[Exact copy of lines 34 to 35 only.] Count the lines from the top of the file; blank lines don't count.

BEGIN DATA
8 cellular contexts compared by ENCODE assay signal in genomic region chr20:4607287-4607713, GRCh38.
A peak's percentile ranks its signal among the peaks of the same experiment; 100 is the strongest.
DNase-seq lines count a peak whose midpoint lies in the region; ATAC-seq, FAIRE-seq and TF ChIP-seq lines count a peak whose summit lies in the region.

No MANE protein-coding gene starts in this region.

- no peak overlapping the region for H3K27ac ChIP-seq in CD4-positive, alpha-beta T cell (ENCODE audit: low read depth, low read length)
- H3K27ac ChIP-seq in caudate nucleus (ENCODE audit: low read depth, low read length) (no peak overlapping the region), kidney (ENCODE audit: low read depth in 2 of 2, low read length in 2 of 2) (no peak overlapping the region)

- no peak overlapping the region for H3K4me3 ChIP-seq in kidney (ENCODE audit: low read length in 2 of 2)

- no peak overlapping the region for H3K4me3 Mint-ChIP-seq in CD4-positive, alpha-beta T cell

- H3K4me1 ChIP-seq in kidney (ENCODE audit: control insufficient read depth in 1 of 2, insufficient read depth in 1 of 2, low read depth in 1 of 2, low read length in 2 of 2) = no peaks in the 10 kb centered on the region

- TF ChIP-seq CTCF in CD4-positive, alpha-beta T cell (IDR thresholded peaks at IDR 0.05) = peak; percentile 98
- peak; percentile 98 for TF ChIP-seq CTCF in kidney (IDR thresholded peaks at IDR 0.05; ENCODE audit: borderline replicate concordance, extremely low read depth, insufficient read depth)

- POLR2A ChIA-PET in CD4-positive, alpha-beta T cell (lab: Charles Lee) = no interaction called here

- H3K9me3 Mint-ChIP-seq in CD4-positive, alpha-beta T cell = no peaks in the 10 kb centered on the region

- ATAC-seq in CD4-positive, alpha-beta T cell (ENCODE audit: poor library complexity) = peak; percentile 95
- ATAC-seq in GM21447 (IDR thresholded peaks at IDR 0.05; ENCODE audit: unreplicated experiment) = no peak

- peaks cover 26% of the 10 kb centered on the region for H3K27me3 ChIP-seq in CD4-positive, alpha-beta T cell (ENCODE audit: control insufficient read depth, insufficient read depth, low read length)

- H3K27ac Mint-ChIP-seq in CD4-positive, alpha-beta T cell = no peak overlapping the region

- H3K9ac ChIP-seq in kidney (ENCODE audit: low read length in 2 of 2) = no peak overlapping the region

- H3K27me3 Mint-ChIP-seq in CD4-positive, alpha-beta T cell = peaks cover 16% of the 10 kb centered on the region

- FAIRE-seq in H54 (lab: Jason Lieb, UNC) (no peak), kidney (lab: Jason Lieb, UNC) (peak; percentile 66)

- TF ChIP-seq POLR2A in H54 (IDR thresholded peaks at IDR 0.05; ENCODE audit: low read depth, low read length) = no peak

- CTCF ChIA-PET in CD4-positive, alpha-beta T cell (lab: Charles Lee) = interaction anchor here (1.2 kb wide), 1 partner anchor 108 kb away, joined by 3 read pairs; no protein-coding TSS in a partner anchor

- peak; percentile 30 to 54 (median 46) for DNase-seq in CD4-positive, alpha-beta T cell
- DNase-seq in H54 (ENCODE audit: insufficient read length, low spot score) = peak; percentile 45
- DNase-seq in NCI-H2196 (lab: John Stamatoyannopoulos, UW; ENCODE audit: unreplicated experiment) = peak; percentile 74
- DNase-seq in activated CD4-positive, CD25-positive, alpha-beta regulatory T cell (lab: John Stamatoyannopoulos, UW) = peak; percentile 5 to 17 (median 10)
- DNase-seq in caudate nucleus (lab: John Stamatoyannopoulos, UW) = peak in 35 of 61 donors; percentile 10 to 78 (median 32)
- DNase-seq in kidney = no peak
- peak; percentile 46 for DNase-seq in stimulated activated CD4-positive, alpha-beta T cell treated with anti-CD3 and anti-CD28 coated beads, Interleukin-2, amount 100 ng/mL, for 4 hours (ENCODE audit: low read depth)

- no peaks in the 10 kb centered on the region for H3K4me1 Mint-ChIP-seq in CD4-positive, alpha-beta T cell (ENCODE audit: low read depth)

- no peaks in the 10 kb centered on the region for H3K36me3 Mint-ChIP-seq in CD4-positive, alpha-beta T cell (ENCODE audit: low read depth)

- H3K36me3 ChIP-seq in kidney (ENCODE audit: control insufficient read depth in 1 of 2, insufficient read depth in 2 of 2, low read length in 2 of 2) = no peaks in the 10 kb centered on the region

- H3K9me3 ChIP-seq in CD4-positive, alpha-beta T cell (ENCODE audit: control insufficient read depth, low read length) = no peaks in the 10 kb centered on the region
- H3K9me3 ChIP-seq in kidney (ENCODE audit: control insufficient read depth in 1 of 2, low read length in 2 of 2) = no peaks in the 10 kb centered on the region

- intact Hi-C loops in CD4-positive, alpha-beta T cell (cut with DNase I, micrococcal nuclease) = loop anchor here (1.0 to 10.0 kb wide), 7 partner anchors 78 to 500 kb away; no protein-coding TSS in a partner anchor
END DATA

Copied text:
- H3K9me3 ChIP-seq in kidney (ENCODE audit: control insufficient read depth in 1 of 2, low read length in 2 of 2) = no peaks in the 10 kb centered on the region

- intact Hi-C loops in CD4-positive, alpha-beta T cell (cut with DNase I, micrococcal nuclease) = loop anchor here (1.0 to 10.0 kb wide), 7 partner anchors 78 to 500 kb away; no protein-coding TSS in a partner anchor